It’s 8:19 PM now. The situation has changed at lot for us. We’re back at the Nexus hotel in Addis where we were before we left to go to Bahir Dar. It wasn’t easy getting back here. After a long wait at the Bahir Dar airport, Getaneh was able to secure enough seats to get us back to Addis. On the way back to the airport, we saw hundreds of troops mobilized and awaiting further orders. The plane we rode out on brought additional troops to the area. The military we’d been seeing since we arrived were security force type – blue camo uniforms with billy clubs mostly. These today, however, were green camo with M-4s and M-16s. I couldn’t tell for sure, but it looked like a couple of 50cals as well. They are prepared for trouble.
The flight back was packed. Not a seat open. It was bumpy and yucky. I was really glad I had taken my air sickness meds. We landed in the rain and went inside to find an absolute zoo. People everywhere trying to either get in from the outer regions or out from Ethiopia. It was a madhouse.
We called the US Embassy here. No answer. Just an answering machine. Leave a message and we'll get back with you. That's great, but we only had one working cell phone (an iPhone 5! My iPhone XMax was worthless!) m We called the Office of Crisis Management in Washington like our passports say we should. No answer. Just a phone tree. We watched the news and realized CNN, France 24 (French CNN) and the BBC were covering the story, clearly expecting more developments. I hope not, but we cannot afford to take that risk. We called our friend and FBC member Congressman Mike Conaway and got him to ask around in the state department. He recommended us to stay in Addis if we are going to remain in Ethiopia. But that’s not what our plans are. We’re supposed to fly to Dire Dawa tomorrow, return on Thursday and then drive 60Km south to Adama later in the week. Both are outside of Addis. That means our time here is complete.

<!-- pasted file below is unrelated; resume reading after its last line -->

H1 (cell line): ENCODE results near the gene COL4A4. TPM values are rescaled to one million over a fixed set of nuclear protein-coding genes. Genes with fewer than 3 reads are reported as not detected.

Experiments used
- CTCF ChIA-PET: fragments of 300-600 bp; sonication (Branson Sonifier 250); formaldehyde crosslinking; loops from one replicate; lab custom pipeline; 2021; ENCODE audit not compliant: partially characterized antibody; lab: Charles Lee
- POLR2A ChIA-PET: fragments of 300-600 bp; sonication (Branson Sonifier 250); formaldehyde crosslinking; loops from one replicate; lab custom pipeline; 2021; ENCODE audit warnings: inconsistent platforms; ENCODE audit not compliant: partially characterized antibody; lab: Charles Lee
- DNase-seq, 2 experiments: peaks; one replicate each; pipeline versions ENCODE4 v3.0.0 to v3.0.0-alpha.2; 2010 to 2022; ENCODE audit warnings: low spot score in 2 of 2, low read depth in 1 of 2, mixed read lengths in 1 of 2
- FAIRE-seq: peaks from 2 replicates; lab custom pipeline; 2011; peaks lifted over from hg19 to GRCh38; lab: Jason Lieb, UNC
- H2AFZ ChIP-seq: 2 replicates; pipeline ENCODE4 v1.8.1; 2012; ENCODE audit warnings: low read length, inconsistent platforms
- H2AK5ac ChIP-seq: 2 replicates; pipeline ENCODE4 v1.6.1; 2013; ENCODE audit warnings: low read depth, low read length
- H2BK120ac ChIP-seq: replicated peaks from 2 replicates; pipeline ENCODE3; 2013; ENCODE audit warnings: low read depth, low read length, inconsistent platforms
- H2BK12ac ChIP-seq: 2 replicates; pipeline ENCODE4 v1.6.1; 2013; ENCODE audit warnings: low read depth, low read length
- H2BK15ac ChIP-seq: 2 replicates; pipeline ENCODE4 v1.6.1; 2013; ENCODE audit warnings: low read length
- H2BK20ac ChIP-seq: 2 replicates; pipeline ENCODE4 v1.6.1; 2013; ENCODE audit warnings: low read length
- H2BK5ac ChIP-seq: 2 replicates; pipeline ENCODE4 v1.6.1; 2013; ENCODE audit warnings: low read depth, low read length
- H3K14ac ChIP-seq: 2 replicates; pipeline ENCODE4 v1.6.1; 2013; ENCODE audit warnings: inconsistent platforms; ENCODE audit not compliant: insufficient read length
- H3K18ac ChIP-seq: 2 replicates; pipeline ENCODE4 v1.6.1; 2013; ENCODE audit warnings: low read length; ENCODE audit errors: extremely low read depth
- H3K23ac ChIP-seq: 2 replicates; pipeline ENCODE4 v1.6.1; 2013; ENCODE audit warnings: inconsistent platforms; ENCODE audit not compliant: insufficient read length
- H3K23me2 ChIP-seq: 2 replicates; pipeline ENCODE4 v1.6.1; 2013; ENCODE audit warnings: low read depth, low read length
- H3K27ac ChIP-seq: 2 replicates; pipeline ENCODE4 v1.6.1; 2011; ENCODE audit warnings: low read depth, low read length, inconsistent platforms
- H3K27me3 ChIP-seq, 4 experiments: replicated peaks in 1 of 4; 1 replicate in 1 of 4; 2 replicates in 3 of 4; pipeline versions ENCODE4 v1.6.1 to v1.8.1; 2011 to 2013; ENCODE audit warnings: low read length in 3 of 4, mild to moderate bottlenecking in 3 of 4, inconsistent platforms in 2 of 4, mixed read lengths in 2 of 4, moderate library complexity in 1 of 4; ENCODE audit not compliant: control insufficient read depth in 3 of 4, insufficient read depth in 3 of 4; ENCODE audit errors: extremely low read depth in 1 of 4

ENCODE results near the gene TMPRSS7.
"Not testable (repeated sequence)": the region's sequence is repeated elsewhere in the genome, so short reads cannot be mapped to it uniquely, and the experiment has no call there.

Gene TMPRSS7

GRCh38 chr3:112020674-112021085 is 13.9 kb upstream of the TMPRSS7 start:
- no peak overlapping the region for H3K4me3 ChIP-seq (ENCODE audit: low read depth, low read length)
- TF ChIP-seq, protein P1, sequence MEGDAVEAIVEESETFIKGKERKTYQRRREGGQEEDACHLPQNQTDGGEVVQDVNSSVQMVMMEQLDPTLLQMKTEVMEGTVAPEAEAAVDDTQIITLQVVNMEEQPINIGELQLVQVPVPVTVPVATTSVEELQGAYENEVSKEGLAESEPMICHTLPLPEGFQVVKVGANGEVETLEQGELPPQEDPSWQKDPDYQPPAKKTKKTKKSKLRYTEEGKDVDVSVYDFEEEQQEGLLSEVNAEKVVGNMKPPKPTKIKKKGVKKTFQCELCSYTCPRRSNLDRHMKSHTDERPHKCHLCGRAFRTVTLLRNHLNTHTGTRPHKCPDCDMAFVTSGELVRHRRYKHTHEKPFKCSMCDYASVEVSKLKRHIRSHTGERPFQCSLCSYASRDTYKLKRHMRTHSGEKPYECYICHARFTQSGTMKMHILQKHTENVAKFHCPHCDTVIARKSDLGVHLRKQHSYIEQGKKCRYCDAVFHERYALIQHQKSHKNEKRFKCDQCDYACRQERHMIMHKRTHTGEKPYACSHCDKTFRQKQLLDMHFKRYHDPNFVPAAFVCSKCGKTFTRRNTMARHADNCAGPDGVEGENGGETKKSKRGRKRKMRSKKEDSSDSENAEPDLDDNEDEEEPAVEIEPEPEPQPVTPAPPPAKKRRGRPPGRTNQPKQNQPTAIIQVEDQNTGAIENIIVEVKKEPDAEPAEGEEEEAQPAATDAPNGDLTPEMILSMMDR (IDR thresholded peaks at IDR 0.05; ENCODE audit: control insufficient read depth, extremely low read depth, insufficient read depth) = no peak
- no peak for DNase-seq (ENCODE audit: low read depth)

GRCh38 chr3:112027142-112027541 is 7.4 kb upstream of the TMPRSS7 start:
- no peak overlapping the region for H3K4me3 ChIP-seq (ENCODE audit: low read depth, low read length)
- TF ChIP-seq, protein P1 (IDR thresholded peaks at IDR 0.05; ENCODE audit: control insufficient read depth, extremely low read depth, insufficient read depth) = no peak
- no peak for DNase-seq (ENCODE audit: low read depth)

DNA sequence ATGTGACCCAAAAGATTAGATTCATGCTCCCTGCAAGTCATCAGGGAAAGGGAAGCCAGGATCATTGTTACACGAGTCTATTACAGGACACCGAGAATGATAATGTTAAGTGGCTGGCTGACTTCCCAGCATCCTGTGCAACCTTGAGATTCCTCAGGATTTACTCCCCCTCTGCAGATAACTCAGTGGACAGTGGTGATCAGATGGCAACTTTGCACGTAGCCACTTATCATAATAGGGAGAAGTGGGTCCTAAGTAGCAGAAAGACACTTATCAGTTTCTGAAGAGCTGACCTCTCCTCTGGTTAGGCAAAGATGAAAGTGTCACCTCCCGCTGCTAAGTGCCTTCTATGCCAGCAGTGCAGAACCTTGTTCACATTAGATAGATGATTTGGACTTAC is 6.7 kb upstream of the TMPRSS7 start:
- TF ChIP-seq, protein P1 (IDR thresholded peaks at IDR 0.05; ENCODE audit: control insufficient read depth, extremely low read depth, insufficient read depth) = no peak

MONDAY - June 24
It’s early – 1:29 AM. I slept hard for several hours now, but woke with an upset stomach. Little wonder, isn’t it? Our challenges are numerous from here. I wish we could’ve settled everything last night before bed, but that would require more than we have and I don’t mean money. Without the internet to look at flights or see what’s going on in the outside world, we are driving without a windshield. At least that’s how it feels. We must make choices based on what little we know. Or what we think we know. The story about this coup seems to shift a little every time we hear about it.
It’s 3:31 AM now. For the last hour, I’ve been playing one of my favorite games “Railroad Tycoon.” It’s an entrepreneur game where you compete against the computer to build a better, more productive and more profitable railroad. The winner is the last man standing once all the stock is bought. A fun distraction from the drama of the day.